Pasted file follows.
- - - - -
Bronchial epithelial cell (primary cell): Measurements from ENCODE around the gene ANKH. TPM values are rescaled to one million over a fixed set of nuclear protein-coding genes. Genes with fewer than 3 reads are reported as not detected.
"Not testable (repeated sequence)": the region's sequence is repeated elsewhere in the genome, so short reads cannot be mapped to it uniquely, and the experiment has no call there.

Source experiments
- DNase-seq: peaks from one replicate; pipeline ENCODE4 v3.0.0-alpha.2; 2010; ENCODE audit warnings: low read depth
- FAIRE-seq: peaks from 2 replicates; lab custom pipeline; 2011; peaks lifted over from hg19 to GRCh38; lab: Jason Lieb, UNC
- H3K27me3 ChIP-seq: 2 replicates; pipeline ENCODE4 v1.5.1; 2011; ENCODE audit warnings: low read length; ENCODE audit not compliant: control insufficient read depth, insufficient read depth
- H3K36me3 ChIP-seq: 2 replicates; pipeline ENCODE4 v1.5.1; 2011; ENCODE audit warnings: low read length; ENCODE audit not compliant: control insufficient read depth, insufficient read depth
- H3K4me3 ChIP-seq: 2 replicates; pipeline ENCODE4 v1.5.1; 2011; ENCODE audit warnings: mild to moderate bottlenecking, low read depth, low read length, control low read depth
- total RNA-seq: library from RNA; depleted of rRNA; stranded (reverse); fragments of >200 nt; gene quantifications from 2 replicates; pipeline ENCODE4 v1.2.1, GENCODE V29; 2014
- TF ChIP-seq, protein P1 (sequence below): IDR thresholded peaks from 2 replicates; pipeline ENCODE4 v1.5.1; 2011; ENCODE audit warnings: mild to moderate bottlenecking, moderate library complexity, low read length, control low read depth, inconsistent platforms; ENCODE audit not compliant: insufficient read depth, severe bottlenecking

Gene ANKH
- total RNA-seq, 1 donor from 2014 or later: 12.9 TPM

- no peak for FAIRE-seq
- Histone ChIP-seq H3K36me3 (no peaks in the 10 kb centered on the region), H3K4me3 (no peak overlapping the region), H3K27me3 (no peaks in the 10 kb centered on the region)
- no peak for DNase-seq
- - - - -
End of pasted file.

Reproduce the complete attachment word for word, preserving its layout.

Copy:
Bronchial epithelial cell (primary cell): Measurements from ENCODE around the gene ANKH. TPM values are rescaled to one million over a fixed set of nuclear protein-coding genes. Genes with fewer than 3 reads are reported as not detected.
"Not testable (repeated sequence)": the region's sequence is repeated elsewhere in the genome, so short reads cannot be mapped to it uniquely, and the experiment has no call there.

Source experiments
- DNase-seq: peaks from one replicate; pipeline ENCODE4 v3.0.0-alpha.2; 2010; ENCODE audit warnings: low read depth
- FAIRE-seq: peaks from 2 replicates; lab custom pipeline; 2011; peaks lifted over from hg19 to GRCh38; lab: Jason Lieb, UNC
- H3K27me3 ChIP-seq: 2 replicates; pipeline ENCODE4 v1.5.1; 2011; ENCODE audit warnings: low read length; ENCODE audit not compliant: control insufficient read depth, insufficient read depth
- H3K36me3 ChIP-seq: 2 replicates; pipeline ENCODE4 v1.5.1; 2011; ENCODE audit warnings: low read length; ENCODE audit not compliant: control insufficient read depth, insufficient read depth
- H3K4me3 ChIP-seq: 2 replicates; pipeline ENCODE4 v1.5.1; 2011; ENCODE audit warnings: mild to moderate bottlenecking, low read depth, low read length, control low read depth
- total RNA-seq: library from RNA; depleted of rRNA; stranded (reverse); fragments of >200 nt; gene quantifications from 2 replicates; pipeline ENCODE4 v1.2.1, GENCODE V29; 2014
- TF ChIP-seq, protein P1 (sequence below): IDR thresholded peaks from 2 replicates; pipeline ENCODE4 v1.5.1; 2011; ENCODE audit warnings: mild to moderate bottlenecking, moderate library complexity, low read length, control low read depth, inconsistent platforms; ENCODE audit not compliant: insufficient read depth, severe bottlenecking

Gene ANKH
- total RNA-seq, 1 donor from 2014 or later: 12.9 TPM

- no peak for FAIRE-seq
- Histone ChIP-seq H3K36me3 (no peaks in the 10 kb centered on the region), H3K4me3 (no peak overlapping the region), H3K27me3 (no peaks in the 10 kb centered on the region)
- no peak for DNase-seq